Zimmerman lawyer pursuing traditional self-defense

Published August 14 2012
Updated August 14 2012

ORLANDO — The attorney for the former neighborhood watch volunteer who shot and killed Florida teenager Trayvon Martin said Monday that he believes that the facts that will be argued in the case fall more under traditional self-defense.

Mark O'Mara, who is defending George Zimmerman against a second-degree murder charge in the fatal February shooting, said looking at the case through traditional self-defense circumstances is appropriate because the facts suggest his client couldn't retreat from a beating he was receiving from Martin.

Zimmerman's attorneys said last week that they would use Florida's "stand your ground" law, which allows people to use deadly force — rather than retreat — if they believe their lives are in danger.

"The facts don't seem to support a 'stand your ground' defense," O'Mara said.

Still, he said Monday that the defense team will try to get the case dismissed during a "stand your ground" hearing.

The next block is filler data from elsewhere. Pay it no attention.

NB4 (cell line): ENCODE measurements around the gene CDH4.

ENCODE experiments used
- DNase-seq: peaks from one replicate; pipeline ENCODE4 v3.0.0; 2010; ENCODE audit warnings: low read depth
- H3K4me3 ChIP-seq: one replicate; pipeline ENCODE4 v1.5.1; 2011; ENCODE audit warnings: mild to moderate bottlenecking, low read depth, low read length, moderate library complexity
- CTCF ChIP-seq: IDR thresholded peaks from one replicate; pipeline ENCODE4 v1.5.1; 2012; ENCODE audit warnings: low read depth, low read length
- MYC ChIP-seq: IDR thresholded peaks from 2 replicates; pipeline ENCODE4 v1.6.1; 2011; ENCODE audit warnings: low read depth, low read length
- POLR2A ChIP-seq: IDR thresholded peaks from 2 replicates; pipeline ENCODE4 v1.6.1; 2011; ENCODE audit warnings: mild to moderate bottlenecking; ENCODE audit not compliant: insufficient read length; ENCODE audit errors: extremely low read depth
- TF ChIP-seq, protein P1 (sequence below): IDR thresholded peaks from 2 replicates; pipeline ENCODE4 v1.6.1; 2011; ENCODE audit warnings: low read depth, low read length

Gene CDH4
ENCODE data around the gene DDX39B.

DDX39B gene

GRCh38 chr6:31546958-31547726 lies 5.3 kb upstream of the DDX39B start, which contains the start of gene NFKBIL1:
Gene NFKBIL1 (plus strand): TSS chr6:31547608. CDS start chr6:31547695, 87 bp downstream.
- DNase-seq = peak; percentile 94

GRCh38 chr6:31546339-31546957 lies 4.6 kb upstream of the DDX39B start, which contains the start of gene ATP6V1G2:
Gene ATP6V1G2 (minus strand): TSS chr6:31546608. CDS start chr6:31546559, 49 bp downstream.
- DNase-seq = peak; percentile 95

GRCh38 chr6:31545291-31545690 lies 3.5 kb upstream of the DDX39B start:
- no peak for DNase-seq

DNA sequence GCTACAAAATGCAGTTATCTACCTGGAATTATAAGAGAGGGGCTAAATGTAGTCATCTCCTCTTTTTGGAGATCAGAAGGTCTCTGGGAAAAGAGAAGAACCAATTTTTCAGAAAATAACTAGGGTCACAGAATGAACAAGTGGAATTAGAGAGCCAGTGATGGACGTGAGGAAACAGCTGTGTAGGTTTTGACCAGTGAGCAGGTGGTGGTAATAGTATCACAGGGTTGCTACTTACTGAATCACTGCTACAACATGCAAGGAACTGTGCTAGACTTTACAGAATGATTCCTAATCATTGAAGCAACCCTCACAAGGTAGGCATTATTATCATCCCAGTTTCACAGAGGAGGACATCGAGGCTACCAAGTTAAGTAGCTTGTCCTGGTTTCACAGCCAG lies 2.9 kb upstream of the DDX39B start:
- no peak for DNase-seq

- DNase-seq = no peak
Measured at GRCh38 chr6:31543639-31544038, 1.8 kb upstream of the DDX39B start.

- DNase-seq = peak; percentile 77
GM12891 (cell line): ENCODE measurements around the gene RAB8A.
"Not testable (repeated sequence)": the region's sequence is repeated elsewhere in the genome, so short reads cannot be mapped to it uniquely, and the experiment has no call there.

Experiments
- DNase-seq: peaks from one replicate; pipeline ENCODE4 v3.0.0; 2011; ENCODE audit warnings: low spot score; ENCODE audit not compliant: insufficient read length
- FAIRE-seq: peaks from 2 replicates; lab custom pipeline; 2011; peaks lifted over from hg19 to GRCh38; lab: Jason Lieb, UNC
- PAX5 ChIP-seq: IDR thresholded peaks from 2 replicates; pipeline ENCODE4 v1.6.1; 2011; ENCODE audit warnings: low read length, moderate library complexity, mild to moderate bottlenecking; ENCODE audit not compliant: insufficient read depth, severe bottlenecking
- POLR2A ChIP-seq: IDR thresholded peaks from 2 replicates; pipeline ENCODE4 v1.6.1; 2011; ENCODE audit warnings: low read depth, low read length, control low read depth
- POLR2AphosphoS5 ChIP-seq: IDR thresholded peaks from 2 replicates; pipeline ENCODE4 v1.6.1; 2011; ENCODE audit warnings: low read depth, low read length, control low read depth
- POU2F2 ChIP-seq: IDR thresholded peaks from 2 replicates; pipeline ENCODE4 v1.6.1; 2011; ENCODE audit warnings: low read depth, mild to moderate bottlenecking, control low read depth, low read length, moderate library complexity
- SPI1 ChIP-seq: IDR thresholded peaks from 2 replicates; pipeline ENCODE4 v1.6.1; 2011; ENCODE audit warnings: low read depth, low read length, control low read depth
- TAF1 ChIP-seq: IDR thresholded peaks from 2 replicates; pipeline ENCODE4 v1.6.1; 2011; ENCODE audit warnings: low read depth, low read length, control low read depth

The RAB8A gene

"My concern with even calling it a 'stand your ground' hearing is we need to be more realistic," O'Mara said. "I've said from Day 1 we need to wait until all the evidence comes out."

University of Miami law professor Tamara Lave said O'Mara's shift may signal that he thinks his case for self-defense is solid even without the special provisions afforded by "stand your ground."

" 'Stand your ground' makes it easier to prevail under self-defense theory than the law that existed beforehand," Lave said. "I think what he's saying is, his case is so strong that he doesn't need 'stand your ground.' "

Zimmerman, 28, was initially granted $150,000 bond and released in April. But the judge revoked that bond in June after prosecutors presented evidence that Zimmerman and his wife misled the court about how much money they had, including $135,000 raised by then from a website for his legal defense. He was later freed on a new $1 million bond.

Meanwhile, Zimmerman and his wife, Shellie, continue to live in an undisclosed location in Seminole County.